Either Side Of The Ball - Refers to playing offense and defense both.
Elam Ending - A way to end basketball games by reaching a specified target score, set up by Ball State University professor Nick Elam and now used in The Basketball Tournament. In the TBT implementation, if the first dead ball is on or after the 4:00 mark in the final quarter, 8 points are included to the leading team score that becomes the target score. After that, the game continues with the shot clock (not with the game clock), and the first team achieving or exceeding the target score wins.
Elbow - The free-throw line intersection with the line on the side of the key is referred to as elbow. On each side of the basketball court, there are two elbows. Also, this term is used to describe a particular personal foul during a basketball game. Sometimes player swings their elbow forcefully and excessively that's called an elbowing foul, even if a connection is not made with an opponent.
End Line - Also known as the baseline, which is the boundary line behind each basket.
End Of Quarter - When a quarter ends, e.g., If any team having the lead before 20 seconds of match left in the quarter, they may wish to hold the ball for the last shot, so that either lead gets increase or remain untouched till the last moment.
Endline - Refers to the boundary line running along the edges of the basketball court where the hoops are placed. It is also called as a baseline.
Entry - An action by the guards to begin the offense.
EuroBasket - International basketball contest held quadrennial, by the men's senior national teams governed by FIBA Europe (the European region within the International Basketball Federation). The first EuroBasket tournament wherein an official NBA regular-season game players were allowed to participate was EuroBasket 1991. This competition is based on different formats starting from the simple round-robin to a three-stage tournament, and nowadays a two-stage tournament.
EuroCup - An annual professional basketball club competition, also called as 7DAYS EuroCup today. Played since 2002, this is the second tier level of cross-border European competition whose winner qualifies for the next season of EuroLeague. 11 clubs have won the EuroCup title in which three clubs won more than once. Valencia Basket is the most successful club that won four titles and now become the 2019 champions by defeating Alba Berlin in the Finals.
EuroLeague - The top-level European professional basketball club contest also called as the Turkish Airlines EuroLeague due to the sponsorship. Introduced in 2000, by Euroleague Basketball, to replace the FIBA EuroLeague (formerly known as FIBA European Champions Cup, or the European Cup), running since 1958. 21 different clubs have won the Euroleague title; however, the most successful club in the contest is Real Madrid, with ten titles. CSKA Moscow defeated Anadolu Efes in 2019 final and become the current Euroleague champion with 8 titles in their bag.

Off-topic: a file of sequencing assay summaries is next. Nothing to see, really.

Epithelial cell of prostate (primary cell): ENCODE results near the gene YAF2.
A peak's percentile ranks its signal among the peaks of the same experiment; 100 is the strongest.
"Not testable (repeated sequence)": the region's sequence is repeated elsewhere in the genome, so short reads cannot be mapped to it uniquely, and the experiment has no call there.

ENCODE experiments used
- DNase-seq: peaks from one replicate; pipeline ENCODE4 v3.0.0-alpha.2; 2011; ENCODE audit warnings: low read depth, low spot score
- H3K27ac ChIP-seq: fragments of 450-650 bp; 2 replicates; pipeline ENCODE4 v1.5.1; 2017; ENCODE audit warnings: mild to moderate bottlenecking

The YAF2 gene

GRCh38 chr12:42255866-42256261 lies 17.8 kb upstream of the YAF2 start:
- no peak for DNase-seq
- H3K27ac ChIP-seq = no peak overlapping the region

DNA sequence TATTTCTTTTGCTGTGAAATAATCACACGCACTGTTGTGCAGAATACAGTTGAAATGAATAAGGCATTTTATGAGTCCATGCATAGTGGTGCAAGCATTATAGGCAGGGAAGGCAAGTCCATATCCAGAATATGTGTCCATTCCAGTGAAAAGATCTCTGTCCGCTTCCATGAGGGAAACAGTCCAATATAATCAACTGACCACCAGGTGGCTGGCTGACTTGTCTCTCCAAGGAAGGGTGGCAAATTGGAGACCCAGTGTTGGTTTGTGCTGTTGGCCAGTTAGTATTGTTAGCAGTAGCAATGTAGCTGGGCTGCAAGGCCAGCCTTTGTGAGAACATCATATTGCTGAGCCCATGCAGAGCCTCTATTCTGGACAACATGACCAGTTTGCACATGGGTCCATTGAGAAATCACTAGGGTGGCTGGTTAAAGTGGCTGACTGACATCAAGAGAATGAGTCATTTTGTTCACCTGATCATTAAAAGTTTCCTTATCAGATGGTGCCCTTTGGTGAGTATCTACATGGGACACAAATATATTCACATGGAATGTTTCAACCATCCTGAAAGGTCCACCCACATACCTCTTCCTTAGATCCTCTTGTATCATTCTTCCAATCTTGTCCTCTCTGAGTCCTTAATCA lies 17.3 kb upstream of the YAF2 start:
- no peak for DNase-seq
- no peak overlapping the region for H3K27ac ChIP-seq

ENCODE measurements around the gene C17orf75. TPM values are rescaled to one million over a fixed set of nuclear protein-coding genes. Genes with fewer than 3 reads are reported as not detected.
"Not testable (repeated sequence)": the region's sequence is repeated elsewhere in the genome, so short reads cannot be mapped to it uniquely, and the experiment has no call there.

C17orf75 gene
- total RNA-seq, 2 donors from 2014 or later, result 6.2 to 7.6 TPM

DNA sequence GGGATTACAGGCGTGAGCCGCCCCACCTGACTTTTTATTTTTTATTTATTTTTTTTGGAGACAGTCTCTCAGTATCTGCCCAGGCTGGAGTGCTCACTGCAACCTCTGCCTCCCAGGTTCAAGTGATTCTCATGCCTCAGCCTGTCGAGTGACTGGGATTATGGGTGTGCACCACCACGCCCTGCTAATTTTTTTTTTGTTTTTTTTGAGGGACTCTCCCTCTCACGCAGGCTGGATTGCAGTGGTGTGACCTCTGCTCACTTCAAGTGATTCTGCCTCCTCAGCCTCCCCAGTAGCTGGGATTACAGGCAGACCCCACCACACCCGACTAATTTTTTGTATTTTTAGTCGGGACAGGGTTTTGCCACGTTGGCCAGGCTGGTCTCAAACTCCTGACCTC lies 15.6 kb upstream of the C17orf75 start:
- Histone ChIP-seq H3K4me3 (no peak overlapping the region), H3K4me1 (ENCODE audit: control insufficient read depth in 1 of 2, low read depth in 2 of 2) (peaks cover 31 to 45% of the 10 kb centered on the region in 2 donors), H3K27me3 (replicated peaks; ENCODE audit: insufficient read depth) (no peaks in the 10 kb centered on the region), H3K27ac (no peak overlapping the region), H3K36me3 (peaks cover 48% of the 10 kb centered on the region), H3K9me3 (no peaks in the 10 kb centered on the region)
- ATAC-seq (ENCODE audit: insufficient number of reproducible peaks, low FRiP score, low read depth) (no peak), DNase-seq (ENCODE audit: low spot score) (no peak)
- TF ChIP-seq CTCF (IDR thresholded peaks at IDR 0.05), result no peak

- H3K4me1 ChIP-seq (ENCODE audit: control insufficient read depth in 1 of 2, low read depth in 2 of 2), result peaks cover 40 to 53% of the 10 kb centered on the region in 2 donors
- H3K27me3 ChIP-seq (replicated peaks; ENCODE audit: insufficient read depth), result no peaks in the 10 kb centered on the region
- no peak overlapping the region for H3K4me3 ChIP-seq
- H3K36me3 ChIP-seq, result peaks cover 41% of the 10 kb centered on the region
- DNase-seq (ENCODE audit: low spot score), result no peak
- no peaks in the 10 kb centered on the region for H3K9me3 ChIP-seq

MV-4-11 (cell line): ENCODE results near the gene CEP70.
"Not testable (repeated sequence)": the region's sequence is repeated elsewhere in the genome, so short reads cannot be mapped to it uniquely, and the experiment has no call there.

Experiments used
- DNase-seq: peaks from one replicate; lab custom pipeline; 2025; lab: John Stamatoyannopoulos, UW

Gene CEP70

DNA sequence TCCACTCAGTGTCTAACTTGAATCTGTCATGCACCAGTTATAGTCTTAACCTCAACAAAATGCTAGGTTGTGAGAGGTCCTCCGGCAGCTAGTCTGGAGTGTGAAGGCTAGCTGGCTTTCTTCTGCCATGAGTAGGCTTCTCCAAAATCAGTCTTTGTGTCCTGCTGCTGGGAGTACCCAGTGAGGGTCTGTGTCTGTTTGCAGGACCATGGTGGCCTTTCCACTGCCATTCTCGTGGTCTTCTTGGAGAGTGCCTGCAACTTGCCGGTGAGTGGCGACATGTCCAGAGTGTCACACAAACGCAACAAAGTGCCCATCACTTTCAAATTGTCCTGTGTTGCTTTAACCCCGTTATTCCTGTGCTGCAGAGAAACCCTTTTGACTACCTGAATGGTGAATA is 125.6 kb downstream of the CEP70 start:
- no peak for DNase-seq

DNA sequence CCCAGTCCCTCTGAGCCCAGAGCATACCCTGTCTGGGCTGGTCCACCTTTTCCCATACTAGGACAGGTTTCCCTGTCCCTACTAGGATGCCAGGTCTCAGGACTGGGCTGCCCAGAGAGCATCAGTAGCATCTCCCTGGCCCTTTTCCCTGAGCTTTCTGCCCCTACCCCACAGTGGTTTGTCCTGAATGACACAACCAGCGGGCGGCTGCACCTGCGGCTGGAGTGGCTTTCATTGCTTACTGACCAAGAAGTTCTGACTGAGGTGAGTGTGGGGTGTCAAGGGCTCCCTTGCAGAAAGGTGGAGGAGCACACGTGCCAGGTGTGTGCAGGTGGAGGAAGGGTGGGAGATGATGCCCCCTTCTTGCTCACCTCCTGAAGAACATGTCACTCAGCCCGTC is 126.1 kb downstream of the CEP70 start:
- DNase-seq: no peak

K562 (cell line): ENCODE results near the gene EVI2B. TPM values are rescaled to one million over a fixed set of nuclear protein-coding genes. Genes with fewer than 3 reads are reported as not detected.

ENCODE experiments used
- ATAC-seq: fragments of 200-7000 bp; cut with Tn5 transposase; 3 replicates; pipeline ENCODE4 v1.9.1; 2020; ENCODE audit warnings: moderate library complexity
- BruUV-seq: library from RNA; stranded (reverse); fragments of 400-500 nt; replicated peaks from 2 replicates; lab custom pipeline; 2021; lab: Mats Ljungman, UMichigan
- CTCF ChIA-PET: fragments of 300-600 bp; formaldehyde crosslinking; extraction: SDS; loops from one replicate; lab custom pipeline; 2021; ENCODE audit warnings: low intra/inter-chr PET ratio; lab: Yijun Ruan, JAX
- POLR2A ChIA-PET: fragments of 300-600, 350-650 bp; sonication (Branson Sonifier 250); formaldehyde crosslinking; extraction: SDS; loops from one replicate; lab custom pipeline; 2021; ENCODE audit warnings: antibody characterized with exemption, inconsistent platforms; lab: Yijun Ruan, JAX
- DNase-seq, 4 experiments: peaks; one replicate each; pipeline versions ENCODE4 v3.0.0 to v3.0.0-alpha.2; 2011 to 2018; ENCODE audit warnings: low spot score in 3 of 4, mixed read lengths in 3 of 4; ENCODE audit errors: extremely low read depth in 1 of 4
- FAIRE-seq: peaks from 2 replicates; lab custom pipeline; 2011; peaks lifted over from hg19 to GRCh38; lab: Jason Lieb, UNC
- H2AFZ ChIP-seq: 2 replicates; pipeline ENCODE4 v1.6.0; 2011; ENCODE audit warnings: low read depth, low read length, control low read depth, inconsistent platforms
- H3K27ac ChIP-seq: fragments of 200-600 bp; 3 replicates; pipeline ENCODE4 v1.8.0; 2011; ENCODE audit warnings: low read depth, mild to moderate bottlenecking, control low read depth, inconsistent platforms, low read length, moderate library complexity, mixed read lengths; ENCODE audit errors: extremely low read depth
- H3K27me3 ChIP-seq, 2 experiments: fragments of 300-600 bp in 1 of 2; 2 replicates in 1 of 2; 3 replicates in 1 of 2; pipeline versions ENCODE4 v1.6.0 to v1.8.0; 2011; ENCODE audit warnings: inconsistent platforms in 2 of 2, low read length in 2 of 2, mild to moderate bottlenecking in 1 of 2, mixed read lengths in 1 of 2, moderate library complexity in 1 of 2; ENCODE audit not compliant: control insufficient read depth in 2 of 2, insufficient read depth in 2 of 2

Face Up - Simply known as a “ready position". In this position, player keep their knees well bent, bump down, mass on balls of feet, back flat at a 45-degree angle, and head and eyes up looking to shoot the ball.
Fade Cut - A cut, which takes a player away from the ball.
Fadeaway - Refers to a jump shot played while jumping backward, away from the basket. Its main aim is to make space between the shooter and the defender that makes the shot much harder to block. The player must use good tactic and more power when taking a jump shot in a comparatively short amount of time. As the movement is away from the basket, the player might have less opportunity to grab his rebound.
Fan the ball When the defense takes the ball toward the sideline.
Fast Break - An offensive approach wherein the team tries to move the ball into scoring position as quickly as possible (either bypassing or by dribbling) to get a man advantage on offense.
FIBA 33 - 3x3 was originally known as FIBA 33, a one-hoop-only basketball game played by three players on both team.
FIBA - Derived from French name Fédération Internationale de Basketball, this term referred to as the International Basketball Federation, which is an alliance of national organizations governing international competitions.
Field Goal - A basket achieved on any shot or tap except a free throw, worth two or three points based on the distance of the attempt from the basket. Unusually, this can be score other values such as one point in FIBA 3x3 basketball competitions or four points in the BIG3 basketball league. It is the authorized terminology used by the NBA (National Basketball Association).